When you’re under the hood, check all fluid levels. Modern trucks have sensors that will shut down the truck if coolant or oil levels get too low, and an empty windshield washer reservoir won’t help remove bugs, dirt, salt spray or other debris from the glass.
Check everything made of rubber or silicone. That includes radiator hoses, heater hoses, serpentine belts, turbocharger connect hoses, anything. Look for leaks, fraying, cracking or any form of deterioration. Look over the engine for evidence of oil or fuel leaks, too. A small leak in a gasket can mean big trouble later. Check electrical lines for evidence of corrosion or arcing that could indicate a short. This can be difficult with wiring harnesses wrapped in plastic tubing and tape, but some problems can be visible.
Check steer wheels, inside and out. Make sure the tires have plenty of tread, no cuts or abrasions in the sidewall and are properly inflated. Tire “thumpers” can tell you if a tire is inflated but can’t tell you if it’s under- or over-inflated. Check lug nuts for signs of rust or looseness, and check the entire rim for cracks. These can quickly become bigger, creating a dangerous situation while driving. Check steering components for signs of wear or damage. Some components, such as ball joints, can’t be properly checked until the truck is at a maintenance facility, but you can check parts for play or evidence of improper wear. Check the suspension components, right down to the bolts that hold them to the frame. Check springs or airbags and the hardware that attaches them.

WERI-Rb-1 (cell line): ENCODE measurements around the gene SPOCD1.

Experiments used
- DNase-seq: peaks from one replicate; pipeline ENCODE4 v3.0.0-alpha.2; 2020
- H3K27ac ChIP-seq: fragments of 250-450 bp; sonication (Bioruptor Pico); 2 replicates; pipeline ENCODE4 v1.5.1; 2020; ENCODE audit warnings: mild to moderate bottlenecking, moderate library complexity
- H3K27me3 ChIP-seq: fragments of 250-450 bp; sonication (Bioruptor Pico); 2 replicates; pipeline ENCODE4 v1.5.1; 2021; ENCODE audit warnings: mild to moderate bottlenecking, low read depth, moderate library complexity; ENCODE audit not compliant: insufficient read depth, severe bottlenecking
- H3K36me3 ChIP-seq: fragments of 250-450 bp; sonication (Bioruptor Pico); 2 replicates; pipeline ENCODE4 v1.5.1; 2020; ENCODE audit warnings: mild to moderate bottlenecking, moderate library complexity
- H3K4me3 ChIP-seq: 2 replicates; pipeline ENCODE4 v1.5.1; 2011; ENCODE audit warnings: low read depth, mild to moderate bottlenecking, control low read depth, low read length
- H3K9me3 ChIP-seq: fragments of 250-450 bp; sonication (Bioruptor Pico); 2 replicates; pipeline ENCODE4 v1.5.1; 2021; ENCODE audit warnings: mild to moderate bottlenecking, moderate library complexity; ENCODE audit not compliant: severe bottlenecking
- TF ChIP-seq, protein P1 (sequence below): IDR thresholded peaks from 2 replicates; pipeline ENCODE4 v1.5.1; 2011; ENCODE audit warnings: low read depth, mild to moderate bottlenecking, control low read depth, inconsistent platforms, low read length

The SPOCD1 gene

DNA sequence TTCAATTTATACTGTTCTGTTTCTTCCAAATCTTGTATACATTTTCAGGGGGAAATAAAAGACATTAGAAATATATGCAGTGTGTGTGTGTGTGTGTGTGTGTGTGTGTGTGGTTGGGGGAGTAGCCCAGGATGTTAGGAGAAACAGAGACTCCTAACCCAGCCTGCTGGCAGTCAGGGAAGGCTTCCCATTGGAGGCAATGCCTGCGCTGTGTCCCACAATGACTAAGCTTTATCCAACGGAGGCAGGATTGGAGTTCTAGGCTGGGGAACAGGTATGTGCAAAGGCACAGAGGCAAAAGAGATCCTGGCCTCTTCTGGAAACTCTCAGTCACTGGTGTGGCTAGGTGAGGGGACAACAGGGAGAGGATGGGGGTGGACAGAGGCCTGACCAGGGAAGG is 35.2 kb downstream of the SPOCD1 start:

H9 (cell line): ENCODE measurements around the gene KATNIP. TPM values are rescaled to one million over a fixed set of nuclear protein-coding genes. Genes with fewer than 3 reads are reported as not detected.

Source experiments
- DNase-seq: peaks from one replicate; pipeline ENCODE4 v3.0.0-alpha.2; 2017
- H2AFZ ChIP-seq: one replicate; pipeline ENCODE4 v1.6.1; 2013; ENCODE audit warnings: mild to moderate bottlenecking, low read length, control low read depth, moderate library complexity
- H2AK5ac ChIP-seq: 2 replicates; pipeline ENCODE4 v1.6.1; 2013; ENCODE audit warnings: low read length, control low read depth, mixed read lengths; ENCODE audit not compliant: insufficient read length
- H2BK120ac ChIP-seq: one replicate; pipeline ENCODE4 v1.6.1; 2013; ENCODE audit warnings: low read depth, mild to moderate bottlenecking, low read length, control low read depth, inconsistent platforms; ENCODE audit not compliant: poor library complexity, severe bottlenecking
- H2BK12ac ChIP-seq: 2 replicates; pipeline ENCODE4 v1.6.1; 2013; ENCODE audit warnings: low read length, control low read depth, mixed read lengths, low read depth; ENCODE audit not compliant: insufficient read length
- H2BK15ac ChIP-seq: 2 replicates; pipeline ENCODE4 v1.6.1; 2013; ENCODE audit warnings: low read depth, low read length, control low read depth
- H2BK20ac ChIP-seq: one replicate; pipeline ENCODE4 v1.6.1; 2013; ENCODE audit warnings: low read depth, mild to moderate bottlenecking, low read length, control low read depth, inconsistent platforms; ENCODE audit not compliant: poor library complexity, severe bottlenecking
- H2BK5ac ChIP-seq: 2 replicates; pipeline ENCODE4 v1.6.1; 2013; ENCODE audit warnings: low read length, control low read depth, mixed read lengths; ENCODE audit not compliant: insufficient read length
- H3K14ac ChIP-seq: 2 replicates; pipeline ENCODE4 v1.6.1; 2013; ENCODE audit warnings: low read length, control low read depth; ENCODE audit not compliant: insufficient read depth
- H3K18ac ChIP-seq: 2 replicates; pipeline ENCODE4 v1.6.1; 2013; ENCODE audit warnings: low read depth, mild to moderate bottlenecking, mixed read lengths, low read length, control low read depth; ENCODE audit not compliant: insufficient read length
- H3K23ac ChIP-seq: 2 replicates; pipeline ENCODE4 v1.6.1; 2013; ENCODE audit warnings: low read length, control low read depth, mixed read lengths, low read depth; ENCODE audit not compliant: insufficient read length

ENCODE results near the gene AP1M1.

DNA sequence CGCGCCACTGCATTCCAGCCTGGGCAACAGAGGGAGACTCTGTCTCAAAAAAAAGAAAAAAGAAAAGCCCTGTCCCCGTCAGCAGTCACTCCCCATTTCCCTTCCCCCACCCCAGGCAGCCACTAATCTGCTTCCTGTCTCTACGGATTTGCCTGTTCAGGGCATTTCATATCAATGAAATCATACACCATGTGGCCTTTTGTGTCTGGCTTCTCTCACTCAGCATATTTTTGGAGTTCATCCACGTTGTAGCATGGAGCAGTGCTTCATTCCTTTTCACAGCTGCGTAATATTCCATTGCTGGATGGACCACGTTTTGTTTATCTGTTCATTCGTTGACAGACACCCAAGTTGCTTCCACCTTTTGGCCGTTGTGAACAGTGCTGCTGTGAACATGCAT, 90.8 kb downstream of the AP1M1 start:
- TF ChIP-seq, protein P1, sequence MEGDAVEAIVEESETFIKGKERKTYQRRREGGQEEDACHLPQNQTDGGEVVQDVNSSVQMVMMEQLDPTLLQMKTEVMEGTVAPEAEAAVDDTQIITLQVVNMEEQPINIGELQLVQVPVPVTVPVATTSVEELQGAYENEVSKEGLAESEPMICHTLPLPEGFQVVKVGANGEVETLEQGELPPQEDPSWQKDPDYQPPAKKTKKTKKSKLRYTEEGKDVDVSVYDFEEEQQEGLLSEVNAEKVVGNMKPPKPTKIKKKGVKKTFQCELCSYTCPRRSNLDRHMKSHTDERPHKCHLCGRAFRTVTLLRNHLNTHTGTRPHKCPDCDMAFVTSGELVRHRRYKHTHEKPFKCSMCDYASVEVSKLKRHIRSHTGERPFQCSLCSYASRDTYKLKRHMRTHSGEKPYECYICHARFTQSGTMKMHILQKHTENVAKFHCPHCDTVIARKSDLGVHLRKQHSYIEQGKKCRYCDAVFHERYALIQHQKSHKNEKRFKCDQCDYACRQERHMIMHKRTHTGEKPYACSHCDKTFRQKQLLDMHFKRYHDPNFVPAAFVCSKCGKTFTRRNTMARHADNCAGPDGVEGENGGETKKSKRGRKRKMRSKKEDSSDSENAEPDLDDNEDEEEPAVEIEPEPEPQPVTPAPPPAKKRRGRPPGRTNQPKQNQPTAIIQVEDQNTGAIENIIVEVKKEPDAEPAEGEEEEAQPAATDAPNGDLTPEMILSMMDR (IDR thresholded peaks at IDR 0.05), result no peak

Make sure all lights are working while you’re at the front of the vehicle. As you proceed down the side, aerodynamic wind fairings make it difficult to access items that are attached to the frame, and you may need a flashlight to inspect items like tank straps, air compressor tanks and anything else bolted to the truck. Carefully check the fifth-wheel mounting bolts, slider mechanism and latching jaws. Some rust is fine, but loose or missing bolts are not. Also, don’t forget the air hoses, gladhands, electric pigtail and connections.
As you inspect the drive tires, be sure to look behind and between them so you can verify that there’s no damage to parts that are difficult to see. You’ll need an air-pressure gauge to make sure each tire is properly inflated. Check all suspension parts, rims, lug nuts and anything else that can come unattached. Check rims for cracks, too. Repeat the process for all wheels on tractor and trailer, and check lights as you walk around. Don’t forget the trailer landing gear; make sure all the parts are there and working properly.
This is by no means an all-inclusive list, but it’s a start. By carefully performing a daily pre-trip inspection, you’ll help keep repair and maintenance costs down while keeping your standard of safety more effective.
Cliff Abbott is an experienced commercial vehicle driver and owner-operator who still holds a CDL in his home state of Alabama. In nearly 40 years in trucking, he’s been an instructor and trainer and has managed safety and recruiting operations for several carriers. Having never lost his love of the road, Cliff has written a book and hundreds of songs and has been writing for The Trucker for more than a decade.